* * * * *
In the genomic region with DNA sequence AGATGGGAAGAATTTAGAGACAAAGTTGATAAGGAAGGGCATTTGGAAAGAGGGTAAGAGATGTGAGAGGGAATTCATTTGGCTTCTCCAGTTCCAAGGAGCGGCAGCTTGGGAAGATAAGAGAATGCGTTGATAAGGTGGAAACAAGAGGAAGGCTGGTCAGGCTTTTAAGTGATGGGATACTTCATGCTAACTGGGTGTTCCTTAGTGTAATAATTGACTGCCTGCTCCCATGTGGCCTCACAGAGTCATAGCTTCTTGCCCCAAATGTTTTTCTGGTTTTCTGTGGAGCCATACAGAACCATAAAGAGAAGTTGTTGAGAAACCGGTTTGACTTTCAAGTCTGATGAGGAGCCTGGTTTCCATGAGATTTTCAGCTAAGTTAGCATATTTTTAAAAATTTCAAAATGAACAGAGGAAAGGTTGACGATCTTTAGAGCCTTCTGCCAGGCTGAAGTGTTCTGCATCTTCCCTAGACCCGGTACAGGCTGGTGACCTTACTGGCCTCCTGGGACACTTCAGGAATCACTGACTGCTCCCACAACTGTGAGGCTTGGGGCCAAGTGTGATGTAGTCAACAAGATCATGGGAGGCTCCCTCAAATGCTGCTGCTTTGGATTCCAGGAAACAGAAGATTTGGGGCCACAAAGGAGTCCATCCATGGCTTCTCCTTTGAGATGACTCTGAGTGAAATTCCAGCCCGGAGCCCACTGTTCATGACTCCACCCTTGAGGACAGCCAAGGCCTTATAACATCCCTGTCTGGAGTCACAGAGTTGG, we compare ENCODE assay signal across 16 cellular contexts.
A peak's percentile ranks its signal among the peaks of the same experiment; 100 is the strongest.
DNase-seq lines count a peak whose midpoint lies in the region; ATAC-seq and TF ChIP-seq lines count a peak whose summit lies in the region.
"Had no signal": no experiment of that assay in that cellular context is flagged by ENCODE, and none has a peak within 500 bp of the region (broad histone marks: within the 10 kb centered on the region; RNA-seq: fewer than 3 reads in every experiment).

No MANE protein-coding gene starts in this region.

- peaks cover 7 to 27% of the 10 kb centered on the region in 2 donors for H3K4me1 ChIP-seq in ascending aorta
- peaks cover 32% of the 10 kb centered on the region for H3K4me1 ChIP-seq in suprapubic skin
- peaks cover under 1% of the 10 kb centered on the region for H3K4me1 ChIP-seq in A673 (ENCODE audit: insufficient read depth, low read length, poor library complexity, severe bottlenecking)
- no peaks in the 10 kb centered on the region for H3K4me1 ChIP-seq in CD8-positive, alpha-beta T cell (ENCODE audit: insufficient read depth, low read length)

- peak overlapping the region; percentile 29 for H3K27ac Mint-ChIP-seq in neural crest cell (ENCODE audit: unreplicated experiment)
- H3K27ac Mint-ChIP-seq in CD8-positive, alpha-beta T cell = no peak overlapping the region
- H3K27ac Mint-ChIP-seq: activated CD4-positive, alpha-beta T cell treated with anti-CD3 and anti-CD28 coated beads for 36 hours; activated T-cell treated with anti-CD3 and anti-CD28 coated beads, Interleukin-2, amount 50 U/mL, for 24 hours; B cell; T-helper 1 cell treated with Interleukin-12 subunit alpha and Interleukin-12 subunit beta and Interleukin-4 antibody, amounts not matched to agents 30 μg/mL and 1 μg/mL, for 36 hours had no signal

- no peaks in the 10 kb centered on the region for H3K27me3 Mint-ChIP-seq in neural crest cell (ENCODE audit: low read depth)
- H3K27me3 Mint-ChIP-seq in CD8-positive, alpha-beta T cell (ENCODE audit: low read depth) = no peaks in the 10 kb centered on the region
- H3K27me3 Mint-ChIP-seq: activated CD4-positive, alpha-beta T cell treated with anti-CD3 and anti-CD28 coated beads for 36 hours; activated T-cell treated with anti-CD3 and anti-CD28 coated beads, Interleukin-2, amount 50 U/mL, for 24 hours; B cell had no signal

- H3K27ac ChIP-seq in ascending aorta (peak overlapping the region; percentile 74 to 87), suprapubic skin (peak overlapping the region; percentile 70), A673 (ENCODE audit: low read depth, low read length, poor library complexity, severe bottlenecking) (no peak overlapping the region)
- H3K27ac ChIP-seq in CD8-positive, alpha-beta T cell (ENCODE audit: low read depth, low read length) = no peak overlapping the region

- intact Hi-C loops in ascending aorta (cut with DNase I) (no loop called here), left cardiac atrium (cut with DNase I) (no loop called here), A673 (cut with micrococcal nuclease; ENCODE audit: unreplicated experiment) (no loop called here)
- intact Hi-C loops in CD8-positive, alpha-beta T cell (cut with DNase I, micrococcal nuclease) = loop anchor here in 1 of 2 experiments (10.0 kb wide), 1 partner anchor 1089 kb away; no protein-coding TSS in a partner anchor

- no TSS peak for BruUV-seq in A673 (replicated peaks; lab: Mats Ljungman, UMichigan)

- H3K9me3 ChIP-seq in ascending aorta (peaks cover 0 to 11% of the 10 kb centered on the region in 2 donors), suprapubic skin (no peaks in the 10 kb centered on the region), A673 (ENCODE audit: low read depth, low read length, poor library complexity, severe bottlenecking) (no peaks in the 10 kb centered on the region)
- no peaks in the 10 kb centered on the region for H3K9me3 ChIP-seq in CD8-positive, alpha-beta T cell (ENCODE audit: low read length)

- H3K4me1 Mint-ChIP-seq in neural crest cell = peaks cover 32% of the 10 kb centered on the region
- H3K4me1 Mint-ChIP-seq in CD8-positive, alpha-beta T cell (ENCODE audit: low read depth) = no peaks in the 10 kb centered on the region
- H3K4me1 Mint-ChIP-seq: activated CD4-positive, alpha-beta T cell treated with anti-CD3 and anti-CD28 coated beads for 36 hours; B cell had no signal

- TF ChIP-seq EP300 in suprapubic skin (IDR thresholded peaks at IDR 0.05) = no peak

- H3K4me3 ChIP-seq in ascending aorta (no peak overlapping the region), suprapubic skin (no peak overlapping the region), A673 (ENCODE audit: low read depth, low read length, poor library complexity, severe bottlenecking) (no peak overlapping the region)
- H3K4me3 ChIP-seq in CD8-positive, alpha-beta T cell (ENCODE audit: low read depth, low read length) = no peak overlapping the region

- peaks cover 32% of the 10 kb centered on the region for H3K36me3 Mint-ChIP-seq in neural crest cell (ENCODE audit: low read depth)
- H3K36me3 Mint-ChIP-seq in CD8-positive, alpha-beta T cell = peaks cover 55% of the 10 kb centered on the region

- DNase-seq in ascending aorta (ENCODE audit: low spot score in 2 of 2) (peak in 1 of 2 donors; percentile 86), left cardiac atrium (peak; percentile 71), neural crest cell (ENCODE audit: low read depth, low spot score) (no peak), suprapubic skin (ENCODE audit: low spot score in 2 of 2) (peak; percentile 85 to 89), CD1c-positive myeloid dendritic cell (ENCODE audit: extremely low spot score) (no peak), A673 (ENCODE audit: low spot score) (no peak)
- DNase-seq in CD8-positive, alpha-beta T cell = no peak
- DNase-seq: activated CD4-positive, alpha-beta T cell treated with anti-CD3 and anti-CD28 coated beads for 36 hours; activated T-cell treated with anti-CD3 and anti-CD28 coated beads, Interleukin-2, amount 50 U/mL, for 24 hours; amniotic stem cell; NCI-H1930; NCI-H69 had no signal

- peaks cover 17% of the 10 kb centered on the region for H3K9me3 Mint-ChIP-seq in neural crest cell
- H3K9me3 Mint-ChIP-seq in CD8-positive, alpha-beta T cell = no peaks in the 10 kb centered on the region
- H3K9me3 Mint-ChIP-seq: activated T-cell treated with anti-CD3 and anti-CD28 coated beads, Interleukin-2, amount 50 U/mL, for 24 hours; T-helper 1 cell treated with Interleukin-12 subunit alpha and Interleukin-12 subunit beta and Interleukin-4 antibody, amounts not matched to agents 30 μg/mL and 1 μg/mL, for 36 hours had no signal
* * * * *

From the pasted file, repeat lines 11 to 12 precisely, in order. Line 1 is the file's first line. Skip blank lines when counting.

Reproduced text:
- H3K27ac Mint-ChIP-seq in CD8-positive, alpha-beta T cell = no peak overlapping the region
- H3K27ac Mint-ChIP-seq: activated CD4-positive, alpha-beta T cell treated with anti-CD3 and anti-CD28 coated beads for 36 hours; activated T-cell treated with anti-CD3 and anti-CD28 coated beads, Interleukin-2, amount 50 U/mL, for 24 hours; B cell; T-helper 1 cell treated with Interleukin-12 subunit alpha and Interleukin-12 subunit beta and Interleukin-4 antibody, amounts not matched to agents 30 μg/mL and 1 μg/mL, for 36 hours had no signal